- Posted by Shyam Gokani in Bank of England, Brexit, Currency, David Cameron, Dollar, Economy, EUR, GBP, Mark Carney, Referendum, Sterling, UK
- June 21, 2016
- No Comments
Sterling hit its strongest level against the dollar since early May today, having the previous session posted its biggest one-day climb since 2008, as worries receded that Britain will vote to leave the European Union in two days’ time.
Two opinion polls on Monday suggested that the “Remain” camp had recovered some ground ahead of Thursday’s referendum on EU membership, following the murder of a pro-EU lawmaker.
And though a third poll put those wanting to leave were ahead by a whisker, bookmakers and betting exchanges – watched closely by investors – now put the chances of a “Brexit” at around 24 percent, down from 40 percent just five days ago.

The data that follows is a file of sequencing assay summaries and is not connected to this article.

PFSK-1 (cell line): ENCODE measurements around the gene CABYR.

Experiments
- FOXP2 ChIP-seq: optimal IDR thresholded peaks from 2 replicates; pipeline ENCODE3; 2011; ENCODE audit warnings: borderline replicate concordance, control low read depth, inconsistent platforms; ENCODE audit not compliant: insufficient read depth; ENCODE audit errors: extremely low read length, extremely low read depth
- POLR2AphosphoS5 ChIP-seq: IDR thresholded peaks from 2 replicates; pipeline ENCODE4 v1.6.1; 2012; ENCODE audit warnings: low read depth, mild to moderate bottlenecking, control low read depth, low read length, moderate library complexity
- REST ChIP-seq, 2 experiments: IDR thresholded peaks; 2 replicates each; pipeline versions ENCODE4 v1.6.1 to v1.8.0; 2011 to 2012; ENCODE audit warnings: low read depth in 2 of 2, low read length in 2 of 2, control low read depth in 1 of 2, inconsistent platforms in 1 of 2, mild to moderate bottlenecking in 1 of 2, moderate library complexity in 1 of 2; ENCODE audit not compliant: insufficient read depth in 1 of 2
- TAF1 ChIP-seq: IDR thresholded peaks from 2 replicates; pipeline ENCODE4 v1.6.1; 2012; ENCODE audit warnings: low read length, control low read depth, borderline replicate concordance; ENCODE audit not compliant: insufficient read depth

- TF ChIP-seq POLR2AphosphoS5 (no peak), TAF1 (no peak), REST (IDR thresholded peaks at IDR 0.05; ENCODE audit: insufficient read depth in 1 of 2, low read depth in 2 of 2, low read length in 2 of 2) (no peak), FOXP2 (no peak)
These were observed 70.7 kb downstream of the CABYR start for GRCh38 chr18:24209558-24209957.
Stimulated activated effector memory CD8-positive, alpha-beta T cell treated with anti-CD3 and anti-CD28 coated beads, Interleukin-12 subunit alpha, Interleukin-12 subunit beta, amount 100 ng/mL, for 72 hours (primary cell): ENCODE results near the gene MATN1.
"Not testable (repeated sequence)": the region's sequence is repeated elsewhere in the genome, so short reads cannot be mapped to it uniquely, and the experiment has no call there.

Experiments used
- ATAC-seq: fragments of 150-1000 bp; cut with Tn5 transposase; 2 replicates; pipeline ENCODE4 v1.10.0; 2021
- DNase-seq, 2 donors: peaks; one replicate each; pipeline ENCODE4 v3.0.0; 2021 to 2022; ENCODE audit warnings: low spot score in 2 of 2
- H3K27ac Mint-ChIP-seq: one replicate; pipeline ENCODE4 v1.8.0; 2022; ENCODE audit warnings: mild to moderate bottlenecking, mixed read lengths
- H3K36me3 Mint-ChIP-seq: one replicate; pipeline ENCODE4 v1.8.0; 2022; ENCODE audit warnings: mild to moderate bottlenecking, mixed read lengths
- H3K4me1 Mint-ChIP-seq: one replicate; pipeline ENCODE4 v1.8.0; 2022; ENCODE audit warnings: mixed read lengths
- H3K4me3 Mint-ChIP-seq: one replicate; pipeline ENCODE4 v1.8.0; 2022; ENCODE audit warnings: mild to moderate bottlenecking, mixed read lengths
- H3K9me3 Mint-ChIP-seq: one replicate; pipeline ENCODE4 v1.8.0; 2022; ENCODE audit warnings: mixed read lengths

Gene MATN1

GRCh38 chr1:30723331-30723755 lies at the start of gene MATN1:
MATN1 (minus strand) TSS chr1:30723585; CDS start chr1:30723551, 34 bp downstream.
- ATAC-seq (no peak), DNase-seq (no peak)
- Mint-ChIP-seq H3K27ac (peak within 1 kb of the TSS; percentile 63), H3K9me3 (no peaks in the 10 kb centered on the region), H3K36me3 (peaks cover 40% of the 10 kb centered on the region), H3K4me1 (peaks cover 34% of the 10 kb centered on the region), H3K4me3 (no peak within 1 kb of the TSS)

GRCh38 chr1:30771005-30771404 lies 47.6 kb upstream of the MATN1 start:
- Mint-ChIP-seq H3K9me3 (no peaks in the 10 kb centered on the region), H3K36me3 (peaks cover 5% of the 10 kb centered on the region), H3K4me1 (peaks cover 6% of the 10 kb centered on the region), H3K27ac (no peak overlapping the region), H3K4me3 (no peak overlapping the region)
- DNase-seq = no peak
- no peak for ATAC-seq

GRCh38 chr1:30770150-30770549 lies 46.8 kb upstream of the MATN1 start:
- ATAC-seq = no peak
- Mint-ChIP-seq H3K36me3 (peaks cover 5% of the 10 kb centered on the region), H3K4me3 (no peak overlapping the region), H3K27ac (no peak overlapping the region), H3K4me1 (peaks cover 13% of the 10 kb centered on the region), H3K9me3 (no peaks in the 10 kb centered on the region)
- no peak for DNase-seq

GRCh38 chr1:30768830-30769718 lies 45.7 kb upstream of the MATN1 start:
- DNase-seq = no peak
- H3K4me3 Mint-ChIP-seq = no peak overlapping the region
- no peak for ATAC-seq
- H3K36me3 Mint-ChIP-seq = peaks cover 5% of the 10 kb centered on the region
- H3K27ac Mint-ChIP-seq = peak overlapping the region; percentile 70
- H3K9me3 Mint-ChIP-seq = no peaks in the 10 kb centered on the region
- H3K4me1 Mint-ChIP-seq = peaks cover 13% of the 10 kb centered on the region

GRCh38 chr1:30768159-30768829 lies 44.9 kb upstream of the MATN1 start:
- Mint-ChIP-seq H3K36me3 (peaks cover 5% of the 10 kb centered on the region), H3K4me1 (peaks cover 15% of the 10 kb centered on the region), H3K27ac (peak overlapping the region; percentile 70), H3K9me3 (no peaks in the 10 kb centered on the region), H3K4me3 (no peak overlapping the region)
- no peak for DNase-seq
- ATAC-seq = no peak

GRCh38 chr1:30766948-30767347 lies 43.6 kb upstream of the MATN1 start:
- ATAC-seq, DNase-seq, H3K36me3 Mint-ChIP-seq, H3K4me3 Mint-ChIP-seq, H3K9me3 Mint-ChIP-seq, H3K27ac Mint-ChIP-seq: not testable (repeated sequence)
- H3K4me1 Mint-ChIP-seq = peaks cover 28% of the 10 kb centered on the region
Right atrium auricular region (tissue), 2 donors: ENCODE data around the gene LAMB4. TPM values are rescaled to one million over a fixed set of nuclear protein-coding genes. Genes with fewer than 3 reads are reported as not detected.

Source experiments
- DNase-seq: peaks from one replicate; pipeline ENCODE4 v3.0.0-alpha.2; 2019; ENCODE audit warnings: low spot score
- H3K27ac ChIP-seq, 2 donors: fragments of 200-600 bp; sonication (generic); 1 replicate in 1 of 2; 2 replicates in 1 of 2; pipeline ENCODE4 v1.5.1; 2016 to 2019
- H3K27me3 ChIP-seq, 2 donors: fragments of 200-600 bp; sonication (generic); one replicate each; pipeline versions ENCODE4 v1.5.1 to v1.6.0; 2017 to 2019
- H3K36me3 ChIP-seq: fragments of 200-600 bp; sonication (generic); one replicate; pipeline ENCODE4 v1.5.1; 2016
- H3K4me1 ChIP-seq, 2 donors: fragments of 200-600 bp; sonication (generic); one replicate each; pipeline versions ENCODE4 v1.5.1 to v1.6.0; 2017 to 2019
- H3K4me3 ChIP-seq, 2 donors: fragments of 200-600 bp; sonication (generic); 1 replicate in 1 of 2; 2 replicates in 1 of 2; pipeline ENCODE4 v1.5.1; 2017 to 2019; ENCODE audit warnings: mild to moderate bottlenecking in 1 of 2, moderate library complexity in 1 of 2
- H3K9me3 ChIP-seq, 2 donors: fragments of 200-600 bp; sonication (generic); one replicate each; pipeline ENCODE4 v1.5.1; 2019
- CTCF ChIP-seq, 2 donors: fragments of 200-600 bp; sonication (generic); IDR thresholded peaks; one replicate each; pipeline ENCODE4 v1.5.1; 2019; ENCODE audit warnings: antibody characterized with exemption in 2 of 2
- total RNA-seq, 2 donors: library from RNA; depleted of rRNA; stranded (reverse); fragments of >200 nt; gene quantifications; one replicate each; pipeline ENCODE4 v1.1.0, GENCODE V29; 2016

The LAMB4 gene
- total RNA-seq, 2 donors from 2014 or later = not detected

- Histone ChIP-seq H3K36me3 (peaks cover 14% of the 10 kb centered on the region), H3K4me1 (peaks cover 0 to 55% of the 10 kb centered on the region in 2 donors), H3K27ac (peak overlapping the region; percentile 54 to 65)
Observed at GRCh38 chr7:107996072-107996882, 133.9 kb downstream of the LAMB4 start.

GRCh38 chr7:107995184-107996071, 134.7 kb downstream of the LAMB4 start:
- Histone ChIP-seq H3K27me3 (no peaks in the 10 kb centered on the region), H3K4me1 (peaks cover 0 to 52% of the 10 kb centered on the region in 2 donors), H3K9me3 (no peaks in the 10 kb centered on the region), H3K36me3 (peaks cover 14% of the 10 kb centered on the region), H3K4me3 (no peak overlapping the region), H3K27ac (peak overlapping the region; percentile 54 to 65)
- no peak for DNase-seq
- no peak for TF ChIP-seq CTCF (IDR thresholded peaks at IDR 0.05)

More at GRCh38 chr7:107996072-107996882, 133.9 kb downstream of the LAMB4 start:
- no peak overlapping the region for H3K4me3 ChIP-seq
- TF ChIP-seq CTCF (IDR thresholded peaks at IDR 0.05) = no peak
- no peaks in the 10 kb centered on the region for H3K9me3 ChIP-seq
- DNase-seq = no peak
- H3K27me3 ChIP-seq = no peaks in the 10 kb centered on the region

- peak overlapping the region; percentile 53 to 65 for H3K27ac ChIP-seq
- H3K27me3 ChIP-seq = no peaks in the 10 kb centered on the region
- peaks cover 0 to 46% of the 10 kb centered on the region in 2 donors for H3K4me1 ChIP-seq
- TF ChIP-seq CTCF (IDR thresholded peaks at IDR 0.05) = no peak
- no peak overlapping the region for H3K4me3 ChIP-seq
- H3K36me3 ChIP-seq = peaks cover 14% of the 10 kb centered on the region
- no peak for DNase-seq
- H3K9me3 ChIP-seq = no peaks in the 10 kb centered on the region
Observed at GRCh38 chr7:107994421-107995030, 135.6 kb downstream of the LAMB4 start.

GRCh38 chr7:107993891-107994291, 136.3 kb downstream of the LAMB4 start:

Worries that Britain could vote to leave the EU have dominated sterling for months, driving a decline of more than 11 percent between mid-November and mid-April on a trade weighted basis.
The pound is massively vulnerable if there is a vote to leave.
Having already gained 2.1 percent versus the dollar on Monday, sterling rose as much as half a percent on Tuesday to a seven-week high of $1.4747
George Soros, the billionaire who earned fame by betting against the pound in 1992, said in an opinion piece published by the Guardian newspaper on Monday that a Brexit would trigger a bigger and more disruptive sterling devaluation than the fall on Black Wednesday 24 years ago.
Soros said a vote to leave could see the pound fall by at least 15 percent, and possibly more than 20 percent, to below $1.15.
2 days to go!
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